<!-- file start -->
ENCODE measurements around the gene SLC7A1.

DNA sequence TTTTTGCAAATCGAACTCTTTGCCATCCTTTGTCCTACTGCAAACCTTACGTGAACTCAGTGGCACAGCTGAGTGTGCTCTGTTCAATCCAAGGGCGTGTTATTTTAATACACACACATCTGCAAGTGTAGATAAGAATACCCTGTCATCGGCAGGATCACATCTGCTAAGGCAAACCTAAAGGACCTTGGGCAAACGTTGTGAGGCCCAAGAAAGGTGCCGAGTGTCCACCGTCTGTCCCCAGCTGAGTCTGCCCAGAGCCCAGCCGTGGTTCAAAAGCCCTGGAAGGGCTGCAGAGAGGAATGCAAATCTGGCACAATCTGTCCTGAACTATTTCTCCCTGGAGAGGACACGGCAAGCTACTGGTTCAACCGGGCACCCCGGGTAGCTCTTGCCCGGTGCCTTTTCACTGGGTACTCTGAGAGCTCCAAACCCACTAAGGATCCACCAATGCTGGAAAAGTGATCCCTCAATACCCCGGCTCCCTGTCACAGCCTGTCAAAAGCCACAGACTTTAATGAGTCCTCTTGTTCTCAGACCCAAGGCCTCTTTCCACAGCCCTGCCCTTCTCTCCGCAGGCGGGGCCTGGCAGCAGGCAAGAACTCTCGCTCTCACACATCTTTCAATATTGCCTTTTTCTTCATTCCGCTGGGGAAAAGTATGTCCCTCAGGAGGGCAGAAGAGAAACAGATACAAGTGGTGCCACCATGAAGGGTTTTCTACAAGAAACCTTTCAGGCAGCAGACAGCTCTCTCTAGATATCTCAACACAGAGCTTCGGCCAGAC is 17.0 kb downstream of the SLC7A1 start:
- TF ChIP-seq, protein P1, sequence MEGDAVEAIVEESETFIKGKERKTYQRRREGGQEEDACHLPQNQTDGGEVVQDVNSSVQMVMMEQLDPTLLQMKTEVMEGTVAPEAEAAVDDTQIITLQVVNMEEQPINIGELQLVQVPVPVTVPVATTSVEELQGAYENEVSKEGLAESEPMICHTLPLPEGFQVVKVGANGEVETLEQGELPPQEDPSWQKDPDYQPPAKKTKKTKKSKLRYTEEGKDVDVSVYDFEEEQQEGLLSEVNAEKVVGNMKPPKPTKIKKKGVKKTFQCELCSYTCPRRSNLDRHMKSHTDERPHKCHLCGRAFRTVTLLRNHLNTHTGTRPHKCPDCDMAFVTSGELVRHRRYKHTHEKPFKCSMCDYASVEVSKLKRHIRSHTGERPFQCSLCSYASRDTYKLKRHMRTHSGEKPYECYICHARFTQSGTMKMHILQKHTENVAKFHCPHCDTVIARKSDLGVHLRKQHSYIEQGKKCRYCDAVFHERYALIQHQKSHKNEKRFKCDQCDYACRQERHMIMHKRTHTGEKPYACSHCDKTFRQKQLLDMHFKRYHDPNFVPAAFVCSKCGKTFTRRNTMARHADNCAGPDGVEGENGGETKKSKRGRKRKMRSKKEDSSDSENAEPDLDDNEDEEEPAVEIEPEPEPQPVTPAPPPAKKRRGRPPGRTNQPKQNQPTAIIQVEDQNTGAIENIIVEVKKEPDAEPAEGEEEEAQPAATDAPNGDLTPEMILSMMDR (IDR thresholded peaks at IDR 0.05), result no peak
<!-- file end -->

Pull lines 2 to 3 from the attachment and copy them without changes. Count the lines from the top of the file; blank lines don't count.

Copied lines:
DNA sequence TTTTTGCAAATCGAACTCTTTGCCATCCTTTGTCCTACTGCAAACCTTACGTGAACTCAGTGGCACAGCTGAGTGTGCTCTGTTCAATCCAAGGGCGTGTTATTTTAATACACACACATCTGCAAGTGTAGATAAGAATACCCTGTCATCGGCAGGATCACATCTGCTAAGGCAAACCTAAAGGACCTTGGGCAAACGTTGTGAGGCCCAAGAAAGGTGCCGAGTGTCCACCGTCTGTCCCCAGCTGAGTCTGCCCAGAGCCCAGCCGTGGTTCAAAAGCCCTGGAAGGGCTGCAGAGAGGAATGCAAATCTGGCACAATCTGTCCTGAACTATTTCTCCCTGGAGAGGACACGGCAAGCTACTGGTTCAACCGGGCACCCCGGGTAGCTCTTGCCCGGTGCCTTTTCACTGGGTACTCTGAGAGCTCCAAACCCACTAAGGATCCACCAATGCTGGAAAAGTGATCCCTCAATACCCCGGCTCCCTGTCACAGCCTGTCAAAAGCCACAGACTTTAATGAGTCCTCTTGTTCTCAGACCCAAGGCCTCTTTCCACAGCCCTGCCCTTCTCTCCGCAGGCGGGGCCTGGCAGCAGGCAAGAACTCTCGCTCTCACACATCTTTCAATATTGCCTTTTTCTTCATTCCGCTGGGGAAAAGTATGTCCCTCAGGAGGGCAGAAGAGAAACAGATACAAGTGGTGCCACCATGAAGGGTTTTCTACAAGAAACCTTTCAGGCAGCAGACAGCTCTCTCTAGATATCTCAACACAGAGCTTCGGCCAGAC is 17.0 kb downstream of the SLC7A1 start:
- TF ChIP-seq, protein P1, sequence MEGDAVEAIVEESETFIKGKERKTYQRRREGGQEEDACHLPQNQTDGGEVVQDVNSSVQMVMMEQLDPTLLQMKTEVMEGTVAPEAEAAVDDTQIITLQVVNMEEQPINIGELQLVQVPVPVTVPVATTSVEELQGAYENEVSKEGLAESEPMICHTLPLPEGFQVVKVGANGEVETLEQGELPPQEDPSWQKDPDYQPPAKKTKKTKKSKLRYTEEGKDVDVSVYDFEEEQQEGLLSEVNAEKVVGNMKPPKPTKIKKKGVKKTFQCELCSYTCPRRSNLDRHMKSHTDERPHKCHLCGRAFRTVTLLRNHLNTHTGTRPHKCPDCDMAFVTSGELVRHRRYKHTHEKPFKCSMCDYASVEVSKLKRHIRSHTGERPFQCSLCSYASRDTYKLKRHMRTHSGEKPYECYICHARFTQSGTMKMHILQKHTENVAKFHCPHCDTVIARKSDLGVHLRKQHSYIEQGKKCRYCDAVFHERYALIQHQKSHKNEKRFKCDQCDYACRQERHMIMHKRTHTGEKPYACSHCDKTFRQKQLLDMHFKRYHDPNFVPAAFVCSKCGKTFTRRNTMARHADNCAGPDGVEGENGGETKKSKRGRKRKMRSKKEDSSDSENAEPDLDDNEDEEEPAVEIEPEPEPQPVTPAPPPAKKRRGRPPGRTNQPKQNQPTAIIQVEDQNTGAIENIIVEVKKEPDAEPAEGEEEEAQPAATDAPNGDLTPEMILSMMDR (IDR thresholded peaks at IDR 0.05), result no peak